(updated 1-30-2019) Mike Siefert at Millwood Lake Guide Service said that as of Monday the lake continues falling back to normal pool with current discharge at the Millwood Dam. The Army Corps of Engineers was releasing around 10,000 cfs at the dam on Monday, and Millwood lake is about 12 inches above normal conservation pool at 260.2 feet msl. The tailwater below the dam dropped slightly, and as of last week was is about 236.5 feet msl. Water temps were stable over the past week, with Monday’s temps ranging 40-48 degrees. Be sure and check the most recent lake level of Millwood Lake on the guide service’s website linked above, or at the Corps of Engineers website, for updated gate release changes and inflow rates with rising and falling lake levels and conditions. Watch for sudden gate changes and debris, which will increase with current in Little River. Navigation on the lake is normal, and floating debris is reduced in navigation this week. Clarity and visibility worsened to muddy condition over the past week, and navigation is considered cautious along Little River with the current discharge around 10,000 cfs. Further up river finds highest turbidity rates. As of Monday on main lake structure away from current, clarity and visibility is moderate stain, ranging 5-6 inches. Little River’s visibility ranges 3-4 inches with stained conditions, depending on location and current. The oxbow’s clarity currently ranges 10-15 inches depth of visibility depending on location.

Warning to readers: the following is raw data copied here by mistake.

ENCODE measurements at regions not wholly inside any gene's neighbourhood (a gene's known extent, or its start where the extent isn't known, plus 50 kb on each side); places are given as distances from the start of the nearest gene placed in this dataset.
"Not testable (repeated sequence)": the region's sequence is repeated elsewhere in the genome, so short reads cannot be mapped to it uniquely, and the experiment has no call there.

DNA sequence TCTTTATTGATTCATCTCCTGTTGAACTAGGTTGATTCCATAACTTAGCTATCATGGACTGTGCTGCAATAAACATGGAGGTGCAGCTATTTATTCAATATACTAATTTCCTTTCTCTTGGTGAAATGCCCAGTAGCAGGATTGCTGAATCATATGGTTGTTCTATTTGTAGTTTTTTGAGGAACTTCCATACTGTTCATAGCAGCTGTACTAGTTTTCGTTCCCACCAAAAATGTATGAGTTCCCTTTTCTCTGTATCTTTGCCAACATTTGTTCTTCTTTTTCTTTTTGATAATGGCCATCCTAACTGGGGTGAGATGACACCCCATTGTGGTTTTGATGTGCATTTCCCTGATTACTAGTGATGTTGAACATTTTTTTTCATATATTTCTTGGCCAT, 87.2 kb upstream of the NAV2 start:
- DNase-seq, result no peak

While Millwood continues dropping back to normal level, the clarity and visibility conditions went from fair to muddy along Little River due to recent heavy wind, rain and thunderstorms. The bite for largemouth bass dropped off from good to fair most days, and now is somewhat better during the midday hours in the oxbows. Bass are randomly responding to crankbaits in the oxbows. Good reactions are coming from using Bomber crankbaits, large bulky Gitzit tubes or Berkley Power Worms. The best locations over the past few weeks have been in the back of the oxbows where water conditions and clarity are best, like back of McGuire and Horseshoe oxbows. Best bite during the warmest parts of the day were in 10 to 15 feet deep drops, with stumps and remaining vegetation. Largemouths have been responding to crankbaits; heavy, ¾-ounce slow-rolled War Eagle Spinnerbaits; and Rat-L-Traps in the creeks between 10-15 feet of depth. Decent-size schools of white bass are still roaming in the oxbows, and nice 2-4 pounders continue randomly hitting crankbaits in Horseshoe and McGuire oxbow lakes up Little River. These white bass have dropped off into slightly deeper water over the past few weeks in the oxbows, and were back randomly hitting Fat Free Shads, Rat-L-Traps, Cordell Hammered Spoons with red/white bucktails, and Rocket Shads. Best color crankbaits seem to be the Tennessee Shad and the Citrus Shad patterns. Crappie were beginning to stack up vertically over planted brush piles and standing timber in the oxbows a couple weeks ago, but have scattered over the past week or so with all the recent muddy runoff from rain, high wind, thunderstorms and river current from gate changes at the dam resulting in the muddy flows along Little River. Catfish continue biting well on trotlines set in the current of Little River set from 12-18 feet deep. Yo-yos set from cypress trees over 8-12 feet deep in back of Mud Lake were catching some nice 3- to 5-pound cats. Punch bait, chicken livers and gizzards, catalpa worms have been working for the few weeks on the yo-yos.